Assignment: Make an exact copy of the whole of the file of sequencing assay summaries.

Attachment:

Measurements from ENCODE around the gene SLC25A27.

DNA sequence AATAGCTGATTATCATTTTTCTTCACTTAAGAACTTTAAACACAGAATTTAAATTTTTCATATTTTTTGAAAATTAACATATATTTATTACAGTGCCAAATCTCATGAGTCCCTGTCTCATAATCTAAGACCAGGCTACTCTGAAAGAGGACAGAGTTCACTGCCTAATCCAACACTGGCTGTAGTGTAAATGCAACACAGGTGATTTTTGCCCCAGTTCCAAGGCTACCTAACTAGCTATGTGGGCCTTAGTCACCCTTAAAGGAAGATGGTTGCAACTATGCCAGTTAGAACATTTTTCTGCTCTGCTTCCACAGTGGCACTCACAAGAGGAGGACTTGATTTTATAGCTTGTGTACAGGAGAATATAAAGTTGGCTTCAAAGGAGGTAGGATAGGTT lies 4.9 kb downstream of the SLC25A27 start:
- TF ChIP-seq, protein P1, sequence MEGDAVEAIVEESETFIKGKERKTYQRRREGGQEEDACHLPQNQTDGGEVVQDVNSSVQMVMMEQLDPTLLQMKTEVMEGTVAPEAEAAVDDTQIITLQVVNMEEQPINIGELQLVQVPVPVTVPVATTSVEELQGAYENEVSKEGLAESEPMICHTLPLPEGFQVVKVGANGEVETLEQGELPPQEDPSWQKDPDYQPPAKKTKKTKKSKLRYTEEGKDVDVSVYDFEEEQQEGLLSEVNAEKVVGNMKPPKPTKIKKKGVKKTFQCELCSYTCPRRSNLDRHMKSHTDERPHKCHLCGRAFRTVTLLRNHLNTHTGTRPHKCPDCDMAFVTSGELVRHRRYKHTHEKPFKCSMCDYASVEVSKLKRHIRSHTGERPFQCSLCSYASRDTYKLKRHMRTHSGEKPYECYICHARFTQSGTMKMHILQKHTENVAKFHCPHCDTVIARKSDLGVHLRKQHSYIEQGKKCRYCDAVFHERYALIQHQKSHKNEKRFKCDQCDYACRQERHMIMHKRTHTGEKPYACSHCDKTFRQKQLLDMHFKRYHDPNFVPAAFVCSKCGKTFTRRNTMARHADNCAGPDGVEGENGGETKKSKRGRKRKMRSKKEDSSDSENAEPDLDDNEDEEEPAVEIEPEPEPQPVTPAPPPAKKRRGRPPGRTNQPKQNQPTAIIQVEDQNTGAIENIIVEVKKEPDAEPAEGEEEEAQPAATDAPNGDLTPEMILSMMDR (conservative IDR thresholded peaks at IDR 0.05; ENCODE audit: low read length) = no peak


Measurements from ENCODE around the gene SLC25A27.

DNA sequence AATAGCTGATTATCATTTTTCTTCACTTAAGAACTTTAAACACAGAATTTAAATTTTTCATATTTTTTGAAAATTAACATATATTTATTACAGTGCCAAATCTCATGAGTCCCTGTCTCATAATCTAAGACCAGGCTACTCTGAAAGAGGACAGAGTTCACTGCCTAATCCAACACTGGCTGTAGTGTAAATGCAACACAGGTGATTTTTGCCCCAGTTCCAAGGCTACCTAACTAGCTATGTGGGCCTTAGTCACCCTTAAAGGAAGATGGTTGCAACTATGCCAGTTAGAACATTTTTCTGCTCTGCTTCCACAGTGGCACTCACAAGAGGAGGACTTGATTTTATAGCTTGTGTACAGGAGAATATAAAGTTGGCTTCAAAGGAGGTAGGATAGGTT lies 4.9 kb downstream of the SLC25A27 start:
- TF ChIP-seq, protein P1, sequence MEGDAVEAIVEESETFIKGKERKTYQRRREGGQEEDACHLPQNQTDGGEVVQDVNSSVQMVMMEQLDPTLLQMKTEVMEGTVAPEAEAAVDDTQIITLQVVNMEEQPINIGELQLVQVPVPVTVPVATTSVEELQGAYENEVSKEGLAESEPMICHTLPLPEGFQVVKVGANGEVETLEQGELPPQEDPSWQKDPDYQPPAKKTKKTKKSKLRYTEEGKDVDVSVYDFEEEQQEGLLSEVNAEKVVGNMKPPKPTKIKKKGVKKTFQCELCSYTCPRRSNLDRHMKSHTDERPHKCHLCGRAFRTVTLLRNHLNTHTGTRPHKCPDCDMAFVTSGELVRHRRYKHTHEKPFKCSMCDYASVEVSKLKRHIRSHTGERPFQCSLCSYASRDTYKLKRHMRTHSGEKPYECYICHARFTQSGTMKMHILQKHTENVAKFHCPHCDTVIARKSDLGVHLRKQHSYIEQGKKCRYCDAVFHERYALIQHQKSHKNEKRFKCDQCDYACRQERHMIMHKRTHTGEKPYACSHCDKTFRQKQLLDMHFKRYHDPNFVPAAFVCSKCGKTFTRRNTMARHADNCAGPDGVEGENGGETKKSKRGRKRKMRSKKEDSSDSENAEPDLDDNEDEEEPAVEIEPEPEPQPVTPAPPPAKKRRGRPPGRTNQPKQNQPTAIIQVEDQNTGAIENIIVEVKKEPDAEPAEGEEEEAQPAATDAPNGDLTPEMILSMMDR (conservative IDR thresholded peaks at IDR 0.05; ENCODE audit: low read length) = no peak